When Greenlanders begin fishing in August, a season that generally lasts three months, there is now potential for 35 tonnes of factory sales plus an unlimited subsistence harvest. If the subsistence fishery reaches 40 tonnes as it did in 2010 and the factories reach their quota, we could be facing a harvest of 75 tonnes, which is about 22,000 salmon this year at Greenland. “Going into this meeting,” said Mr. Taylor, “we were concerned that the harvest of 34 tonnes in 2012 was far too much for vulnerable wild Atlantic salmon in North American rivers to sustain. Now we could be looking at twice that. This will be devastating to endangered populations in North America, which in most years comprise about 80% of the Greenland harvest, and a terrible blow to all populations of wild Atlantic salmon in Canada, the US, and southern Europe, driving more populations towards threatened and endangered status”.

Denmark believes that the internal harvest will be controlled by market demand within Greenland. With factories sales now permitted, salmon that were formerly sold as fresh fish, can be frozen and available on the market year round. If each of Greenland’s citizens eats just one wild salmon this year, then the market in Greenland could potentially support an internal harvest of 60,000 fish.

Bill Taylor and Orri Vigfusson of the North Atlantic Salmon Fund (NASF) of Iceland have committed to work directly with Greenland and its fishermen outside of NASCO, to discuss the possibility of a private sector agreement that would result in more conservation-oriented measures. “Despite NASCO’s best efforts it has failed to control the Greenland salmon fishery. This reaffirms the need for a private sector deal, hopefully with government participation, that will limit Greenland’s harvest”, stated Mr. Vigfusson.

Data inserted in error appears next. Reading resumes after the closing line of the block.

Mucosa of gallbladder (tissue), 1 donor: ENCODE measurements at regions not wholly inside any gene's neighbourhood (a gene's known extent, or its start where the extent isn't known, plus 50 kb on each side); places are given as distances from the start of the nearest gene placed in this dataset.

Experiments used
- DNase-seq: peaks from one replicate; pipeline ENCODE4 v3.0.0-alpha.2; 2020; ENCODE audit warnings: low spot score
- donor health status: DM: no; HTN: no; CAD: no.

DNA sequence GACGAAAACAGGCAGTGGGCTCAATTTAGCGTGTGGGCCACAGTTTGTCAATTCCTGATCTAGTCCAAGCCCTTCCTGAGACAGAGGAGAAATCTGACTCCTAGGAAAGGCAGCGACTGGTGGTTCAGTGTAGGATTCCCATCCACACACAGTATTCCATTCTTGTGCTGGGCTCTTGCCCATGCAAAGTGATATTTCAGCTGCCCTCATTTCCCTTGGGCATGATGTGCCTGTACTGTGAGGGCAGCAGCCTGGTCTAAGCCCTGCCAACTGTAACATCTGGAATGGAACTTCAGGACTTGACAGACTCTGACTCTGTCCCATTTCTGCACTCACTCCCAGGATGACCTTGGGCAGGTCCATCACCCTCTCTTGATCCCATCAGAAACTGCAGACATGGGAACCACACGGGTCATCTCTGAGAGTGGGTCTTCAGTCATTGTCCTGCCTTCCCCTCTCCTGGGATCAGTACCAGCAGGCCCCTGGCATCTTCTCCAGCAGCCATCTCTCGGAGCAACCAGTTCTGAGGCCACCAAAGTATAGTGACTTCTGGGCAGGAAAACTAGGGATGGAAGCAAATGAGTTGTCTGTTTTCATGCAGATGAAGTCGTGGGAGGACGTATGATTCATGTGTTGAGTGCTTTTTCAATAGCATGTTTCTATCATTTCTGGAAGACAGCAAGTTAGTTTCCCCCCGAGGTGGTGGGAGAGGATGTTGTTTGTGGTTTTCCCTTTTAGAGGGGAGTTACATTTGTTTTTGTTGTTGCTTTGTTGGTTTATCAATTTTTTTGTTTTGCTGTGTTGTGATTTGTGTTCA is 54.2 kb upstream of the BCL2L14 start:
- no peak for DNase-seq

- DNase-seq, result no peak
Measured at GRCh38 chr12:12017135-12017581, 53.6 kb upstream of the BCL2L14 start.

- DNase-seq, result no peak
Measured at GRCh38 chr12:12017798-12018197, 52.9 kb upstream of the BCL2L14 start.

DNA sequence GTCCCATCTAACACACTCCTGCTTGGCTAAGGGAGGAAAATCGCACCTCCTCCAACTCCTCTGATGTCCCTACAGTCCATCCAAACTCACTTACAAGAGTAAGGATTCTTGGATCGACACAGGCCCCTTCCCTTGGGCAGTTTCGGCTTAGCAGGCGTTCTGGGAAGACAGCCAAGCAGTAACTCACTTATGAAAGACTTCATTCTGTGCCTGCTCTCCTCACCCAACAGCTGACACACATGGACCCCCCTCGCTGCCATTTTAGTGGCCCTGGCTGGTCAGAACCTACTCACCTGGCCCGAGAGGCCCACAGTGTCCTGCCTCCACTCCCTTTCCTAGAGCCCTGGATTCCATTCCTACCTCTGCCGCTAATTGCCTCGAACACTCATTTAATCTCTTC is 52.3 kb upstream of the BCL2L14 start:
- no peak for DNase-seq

ASF and NASF had a private-sector agreement with Greenland’s fishermen from 2002-2009. During that period ASF and NASF invested in alternative economic development opportunities for Greenland’s salmon fishermen, in exchange for the voluntary suspension by the fishermen of their right to fish salmon commercially. The Agreement allowed Greenlanders to conduct a modest subsistence salmon fishery that ranged between 10 – 25 tonnes (3000 – 7500 salmon) annually.

“Controlling the Greenland fishery is fundamental to conserving and restoring wild Atlantic salmon runs in North America. ASF and NASF are committed to doing everything reasonable and possible to negotiate an agreement for this season that conserves salmon, while respecting Greenland’s international rights”, says Mr. Taylor.


The Atlantic Salmon Federation is dedicated to the conservation, protection and restoration of wild Atlantic salmon and the ecosystems on which their well-being and survival depend. ASF has a network of seven regional councils (New Brunswick, Nova Scotia, Newfoundland and Labrador, Prince Edward Island, Quebec, Maine and Western New England). The regional councils cover the freshwater range of the Atlantic salmon in Canada and the United States.

ASF Contact:

Bill Taylor, President: Btaylor@asf.ca; 506-529-1034 (o); 506-466-8589 (c)

Sue Scott, VP Communications: SScott@asf.ca; 506-467-6804 (c)

Livia Goodbrand, Manager of Public Information: Lgoodbrand@asf.ca; 506-529-1033 (o); 506-469-1033 (c)